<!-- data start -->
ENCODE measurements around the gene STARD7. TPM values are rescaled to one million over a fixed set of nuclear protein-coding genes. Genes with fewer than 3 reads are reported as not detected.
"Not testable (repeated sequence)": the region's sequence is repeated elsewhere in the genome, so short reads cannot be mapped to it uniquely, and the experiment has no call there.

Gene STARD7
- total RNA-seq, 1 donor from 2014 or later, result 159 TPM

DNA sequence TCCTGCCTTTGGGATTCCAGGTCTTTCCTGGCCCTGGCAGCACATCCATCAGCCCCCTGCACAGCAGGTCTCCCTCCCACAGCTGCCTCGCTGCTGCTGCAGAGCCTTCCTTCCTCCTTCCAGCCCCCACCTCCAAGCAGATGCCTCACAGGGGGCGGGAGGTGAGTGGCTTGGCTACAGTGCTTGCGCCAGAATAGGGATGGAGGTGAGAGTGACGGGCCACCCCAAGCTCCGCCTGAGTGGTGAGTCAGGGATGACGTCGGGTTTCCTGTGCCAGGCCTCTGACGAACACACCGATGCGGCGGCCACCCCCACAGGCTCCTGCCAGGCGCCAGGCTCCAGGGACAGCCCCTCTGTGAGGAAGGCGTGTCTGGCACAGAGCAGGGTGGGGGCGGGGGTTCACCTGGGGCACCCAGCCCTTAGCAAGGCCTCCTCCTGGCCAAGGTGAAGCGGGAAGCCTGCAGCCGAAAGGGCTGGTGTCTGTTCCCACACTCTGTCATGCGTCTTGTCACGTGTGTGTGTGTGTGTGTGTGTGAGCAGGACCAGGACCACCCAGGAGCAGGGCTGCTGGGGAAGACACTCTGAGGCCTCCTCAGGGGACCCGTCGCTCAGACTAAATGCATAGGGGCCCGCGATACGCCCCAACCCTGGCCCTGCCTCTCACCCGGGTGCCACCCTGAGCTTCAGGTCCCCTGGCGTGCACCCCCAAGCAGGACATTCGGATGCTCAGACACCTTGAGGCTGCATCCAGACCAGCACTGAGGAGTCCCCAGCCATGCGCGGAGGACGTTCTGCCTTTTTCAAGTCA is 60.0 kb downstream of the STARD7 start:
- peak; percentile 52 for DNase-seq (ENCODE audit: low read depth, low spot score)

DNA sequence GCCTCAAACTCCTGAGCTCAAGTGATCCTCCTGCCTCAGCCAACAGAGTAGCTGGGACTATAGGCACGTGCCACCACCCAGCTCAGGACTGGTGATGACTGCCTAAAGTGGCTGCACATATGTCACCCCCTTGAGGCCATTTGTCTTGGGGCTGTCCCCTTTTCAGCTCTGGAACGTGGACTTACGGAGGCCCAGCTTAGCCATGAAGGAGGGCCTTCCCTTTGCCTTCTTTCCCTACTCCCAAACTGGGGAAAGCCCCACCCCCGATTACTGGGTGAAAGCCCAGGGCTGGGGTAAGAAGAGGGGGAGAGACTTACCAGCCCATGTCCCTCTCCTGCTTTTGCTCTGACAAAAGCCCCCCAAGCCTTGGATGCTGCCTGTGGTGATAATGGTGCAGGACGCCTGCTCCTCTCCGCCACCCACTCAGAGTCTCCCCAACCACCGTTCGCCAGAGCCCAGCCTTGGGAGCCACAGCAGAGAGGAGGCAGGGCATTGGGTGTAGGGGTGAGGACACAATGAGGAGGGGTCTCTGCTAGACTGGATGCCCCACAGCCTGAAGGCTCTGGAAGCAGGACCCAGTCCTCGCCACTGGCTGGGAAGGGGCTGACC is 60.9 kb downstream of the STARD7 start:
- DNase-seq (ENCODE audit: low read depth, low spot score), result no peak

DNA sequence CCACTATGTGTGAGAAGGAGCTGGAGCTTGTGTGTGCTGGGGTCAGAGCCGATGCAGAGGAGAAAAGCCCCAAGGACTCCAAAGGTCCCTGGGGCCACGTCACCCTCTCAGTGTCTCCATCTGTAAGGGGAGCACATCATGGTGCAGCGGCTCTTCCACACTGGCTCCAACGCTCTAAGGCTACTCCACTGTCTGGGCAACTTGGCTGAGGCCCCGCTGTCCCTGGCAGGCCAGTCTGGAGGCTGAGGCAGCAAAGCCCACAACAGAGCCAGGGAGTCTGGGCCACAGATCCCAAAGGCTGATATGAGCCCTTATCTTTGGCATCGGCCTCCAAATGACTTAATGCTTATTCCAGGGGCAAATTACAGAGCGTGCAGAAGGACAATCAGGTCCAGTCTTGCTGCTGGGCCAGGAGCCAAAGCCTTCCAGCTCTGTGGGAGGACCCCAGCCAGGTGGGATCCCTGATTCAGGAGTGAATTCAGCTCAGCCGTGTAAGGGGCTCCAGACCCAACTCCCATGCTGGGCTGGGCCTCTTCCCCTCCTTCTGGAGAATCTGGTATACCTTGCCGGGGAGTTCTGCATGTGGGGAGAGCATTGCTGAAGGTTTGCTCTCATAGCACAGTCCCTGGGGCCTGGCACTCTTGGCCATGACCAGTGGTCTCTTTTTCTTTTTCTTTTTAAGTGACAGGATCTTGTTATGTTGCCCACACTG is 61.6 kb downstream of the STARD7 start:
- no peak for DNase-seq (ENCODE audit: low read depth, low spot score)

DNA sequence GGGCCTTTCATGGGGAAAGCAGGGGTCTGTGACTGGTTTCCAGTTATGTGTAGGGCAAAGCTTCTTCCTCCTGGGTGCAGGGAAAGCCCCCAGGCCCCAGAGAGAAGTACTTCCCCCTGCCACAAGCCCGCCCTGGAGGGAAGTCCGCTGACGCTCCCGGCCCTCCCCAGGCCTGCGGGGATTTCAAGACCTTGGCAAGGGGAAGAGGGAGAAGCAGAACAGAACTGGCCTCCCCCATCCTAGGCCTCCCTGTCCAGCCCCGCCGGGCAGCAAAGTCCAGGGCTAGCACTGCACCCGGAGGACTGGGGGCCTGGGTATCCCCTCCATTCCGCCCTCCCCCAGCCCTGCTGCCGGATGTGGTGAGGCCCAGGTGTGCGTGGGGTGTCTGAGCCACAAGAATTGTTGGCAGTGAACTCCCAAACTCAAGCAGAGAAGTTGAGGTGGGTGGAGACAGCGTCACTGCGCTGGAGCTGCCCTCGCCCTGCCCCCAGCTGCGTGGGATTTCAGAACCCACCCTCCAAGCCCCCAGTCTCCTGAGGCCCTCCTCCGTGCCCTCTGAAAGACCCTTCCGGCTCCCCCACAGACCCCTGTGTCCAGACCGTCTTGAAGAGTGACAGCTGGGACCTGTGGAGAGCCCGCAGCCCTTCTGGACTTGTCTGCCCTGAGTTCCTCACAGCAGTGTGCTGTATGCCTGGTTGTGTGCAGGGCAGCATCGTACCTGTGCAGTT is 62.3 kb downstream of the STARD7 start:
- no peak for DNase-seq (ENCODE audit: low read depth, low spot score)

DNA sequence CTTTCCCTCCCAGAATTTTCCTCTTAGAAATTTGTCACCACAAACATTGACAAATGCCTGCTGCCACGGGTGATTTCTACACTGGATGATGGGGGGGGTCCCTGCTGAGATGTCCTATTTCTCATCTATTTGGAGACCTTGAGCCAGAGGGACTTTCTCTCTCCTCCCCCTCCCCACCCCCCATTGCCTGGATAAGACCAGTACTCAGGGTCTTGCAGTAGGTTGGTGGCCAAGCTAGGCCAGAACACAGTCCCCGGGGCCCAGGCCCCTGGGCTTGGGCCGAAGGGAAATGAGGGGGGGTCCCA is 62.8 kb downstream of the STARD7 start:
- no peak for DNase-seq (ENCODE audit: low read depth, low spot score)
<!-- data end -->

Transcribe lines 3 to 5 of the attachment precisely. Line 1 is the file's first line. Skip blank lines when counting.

Gene STARD7
- total RNA-seq, 1 donor from 2014 or later, result 159 TPM

DNA sequence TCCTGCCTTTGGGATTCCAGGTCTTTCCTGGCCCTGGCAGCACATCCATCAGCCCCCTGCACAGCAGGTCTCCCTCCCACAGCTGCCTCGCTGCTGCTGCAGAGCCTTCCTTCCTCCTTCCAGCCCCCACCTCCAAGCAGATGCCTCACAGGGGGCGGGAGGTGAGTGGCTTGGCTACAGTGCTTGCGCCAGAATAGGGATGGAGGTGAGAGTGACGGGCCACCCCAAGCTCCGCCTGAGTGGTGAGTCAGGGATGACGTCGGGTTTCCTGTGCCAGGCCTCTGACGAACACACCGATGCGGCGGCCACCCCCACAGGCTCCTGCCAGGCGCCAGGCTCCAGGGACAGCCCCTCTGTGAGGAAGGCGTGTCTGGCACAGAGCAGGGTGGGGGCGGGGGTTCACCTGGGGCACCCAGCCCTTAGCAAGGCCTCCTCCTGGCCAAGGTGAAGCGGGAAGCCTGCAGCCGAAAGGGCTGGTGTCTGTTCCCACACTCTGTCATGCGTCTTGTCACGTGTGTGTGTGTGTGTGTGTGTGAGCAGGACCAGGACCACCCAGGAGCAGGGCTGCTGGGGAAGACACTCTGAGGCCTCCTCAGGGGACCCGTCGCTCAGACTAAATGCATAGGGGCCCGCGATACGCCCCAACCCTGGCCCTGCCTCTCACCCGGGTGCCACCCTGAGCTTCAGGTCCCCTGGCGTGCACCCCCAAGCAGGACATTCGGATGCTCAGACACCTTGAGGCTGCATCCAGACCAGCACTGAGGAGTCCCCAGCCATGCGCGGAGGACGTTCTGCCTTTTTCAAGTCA is 60.0 kb downstream of the STARD7 start: